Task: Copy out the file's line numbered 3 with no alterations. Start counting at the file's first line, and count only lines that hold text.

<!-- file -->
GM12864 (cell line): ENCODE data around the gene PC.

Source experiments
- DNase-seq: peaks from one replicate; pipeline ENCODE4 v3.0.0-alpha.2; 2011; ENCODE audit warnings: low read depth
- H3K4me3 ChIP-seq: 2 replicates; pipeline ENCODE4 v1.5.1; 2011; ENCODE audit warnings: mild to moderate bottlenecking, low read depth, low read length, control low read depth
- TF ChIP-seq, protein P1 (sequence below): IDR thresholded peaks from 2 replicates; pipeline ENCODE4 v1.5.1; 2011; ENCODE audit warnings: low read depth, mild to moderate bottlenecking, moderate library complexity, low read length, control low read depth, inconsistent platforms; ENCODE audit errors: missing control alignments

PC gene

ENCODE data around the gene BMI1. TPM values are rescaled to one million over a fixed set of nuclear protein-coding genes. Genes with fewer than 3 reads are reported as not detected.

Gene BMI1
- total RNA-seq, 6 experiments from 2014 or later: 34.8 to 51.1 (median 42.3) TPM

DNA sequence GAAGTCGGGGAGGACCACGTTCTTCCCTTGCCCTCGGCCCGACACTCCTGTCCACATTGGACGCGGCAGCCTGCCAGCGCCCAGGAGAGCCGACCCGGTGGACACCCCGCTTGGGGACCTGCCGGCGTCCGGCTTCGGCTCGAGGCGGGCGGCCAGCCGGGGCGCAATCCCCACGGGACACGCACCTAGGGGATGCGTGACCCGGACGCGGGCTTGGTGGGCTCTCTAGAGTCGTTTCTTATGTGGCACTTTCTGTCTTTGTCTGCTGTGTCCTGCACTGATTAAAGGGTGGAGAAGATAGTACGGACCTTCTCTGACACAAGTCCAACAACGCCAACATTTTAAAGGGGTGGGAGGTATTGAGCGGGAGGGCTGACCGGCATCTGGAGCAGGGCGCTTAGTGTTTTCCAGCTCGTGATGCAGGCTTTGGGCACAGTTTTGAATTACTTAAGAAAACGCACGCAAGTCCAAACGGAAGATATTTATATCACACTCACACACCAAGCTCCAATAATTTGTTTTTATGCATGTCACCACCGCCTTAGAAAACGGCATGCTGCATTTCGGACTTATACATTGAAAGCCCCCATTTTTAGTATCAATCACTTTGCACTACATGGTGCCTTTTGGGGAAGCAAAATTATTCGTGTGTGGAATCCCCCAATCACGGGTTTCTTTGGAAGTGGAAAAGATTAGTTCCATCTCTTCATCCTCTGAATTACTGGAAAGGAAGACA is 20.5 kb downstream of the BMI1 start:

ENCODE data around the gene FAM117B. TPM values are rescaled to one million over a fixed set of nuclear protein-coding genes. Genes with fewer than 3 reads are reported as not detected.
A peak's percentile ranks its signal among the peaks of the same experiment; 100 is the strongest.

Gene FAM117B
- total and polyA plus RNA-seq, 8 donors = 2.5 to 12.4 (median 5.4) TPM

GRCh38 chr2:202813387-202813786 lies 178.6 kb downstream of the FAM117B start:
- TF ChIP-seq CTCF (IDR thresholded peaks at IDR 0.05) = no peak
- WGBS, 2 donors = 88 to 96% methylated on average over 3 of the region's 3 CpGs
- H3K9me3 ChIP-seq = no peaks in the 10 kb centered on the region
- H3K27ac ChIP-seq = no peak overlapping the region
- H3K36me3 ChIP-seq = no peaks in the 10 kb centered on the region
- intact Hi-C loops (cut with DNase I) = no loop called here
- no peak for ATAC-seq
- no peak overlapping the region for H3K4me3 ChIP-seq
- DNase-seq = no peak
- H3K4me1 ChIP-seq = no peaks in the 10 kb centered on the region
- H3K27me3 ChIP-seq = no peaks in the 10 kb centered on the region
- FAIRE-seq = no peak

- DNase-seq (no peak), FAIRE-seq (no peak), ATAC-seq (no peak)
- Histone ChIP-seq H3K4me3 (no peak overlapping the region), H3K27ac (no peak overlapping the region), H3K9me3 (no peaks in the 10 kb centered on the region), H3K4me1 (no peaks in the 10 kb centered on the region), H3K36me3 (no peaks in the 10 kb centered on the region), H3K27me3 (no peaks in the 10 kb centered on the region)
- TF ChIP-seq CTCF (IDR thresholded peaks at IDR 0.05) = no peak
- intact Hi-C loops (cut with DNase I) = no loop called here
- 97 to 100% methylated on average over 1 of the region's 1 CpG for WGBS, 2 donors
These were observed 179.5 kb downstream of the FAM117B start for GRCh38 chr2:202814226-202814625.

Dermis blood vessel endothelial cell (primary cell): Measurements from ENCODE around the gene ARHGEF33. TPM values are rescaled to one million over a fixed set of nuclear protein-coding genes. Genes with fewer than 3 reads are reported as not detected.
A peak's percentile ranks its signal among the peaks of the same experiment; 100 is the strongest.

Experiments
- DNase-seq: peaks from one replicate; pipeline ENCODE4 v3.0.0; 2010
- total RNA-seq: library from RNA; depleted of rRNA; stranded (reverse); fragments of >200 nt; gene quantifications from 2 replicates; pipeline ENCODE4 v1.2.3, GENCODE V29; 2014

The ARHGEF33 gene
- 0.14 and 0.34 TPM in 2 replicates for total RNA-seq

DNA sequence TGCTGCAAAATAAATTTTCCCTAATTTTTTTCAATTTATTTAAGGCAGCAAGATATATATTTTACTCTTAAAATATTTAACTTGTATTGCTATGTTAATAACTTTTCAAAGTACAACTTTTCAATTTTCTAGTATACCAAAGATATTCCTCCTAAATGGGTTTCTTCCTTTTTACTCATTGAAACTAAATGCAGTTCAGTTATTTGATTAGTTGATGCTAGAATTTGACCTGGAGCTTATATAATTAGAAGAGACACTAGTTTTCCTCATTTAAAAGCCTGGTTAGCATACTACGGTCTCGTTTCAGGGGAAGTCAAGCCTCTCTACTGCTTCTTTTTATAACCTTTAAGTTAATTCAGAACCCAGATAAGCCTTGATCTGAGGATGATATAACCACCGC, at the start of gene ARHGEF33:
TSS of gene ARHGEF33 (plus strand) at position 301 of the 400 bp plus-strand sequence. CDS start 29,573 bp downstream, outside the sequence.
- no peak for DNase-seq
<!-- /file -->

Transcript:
- DNase-seq: peaks from one replicate; pipeline ENCODE4 v3.0.0-alpha.2; 2011; ENCODE audit warnings: low read depth